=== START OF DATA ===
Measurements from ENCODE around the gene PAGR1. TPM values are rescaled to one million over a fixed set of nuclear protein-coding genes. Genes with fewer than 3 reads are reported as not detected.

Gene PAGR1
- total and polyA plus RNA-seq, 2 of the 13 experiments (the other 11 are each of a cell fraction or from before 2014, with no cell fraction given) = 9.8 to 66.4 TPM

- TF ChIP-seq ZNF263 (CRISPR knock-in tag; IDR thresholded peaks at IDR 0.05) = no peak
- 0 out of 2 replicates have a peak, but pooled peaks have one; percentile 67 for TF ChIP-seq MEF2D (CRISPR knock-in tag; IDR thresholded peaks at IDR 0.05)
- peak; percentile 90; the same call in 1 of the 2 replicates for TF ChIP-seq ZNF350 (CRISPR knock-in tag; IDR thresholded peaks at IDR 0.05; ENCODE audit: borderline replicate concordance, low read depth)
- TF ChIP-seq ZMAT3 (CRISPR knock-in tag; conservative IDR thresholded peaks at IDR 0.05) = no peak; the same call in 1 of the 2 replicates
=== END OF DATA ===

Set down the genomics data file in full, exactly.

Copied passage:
Measurements from ENCODE around the gene PAGR1. TPM values are rescaled to one million over a fixed set of nuclear protein-coding genes. Genes with fewer than 3 reads are reported as not detected.

Gene PAGR1
- total and polyA plus RNA-seq, 2 of the 13 experiments (the other 11 are each of a cell fraction or from before 2014, with no cell fraction given) = 9.8 to 66.4 TPM

- TF ChIP-seq ZNF263 (CRISPR knock-in tag; IDR thresholded peaks at IDR 0.05) = no peak
- 0 out of 2 replicates have a peak, but pooled peaks have one; percentile 67 for TF ChIP-seq MEF2D (CRISPR knock-in tag; IDR thresholded peaks at IDR 0.05)
- peak; percentile 90; the same call in 1 of the 2 replicates for TF ChIP-seq ZNF350 (CRISPR knock-in tag; IDR thresholded peaks at IDR 0.05; ENCODE audit: borderline replicate concordance, low read depth)
- TF ChIP-seq ZMAT3 (CRISPR knock-in tag; conservative IDR thresholded peaks at IDR 0.05) = no peak; the same call in 1 of the 2 replicates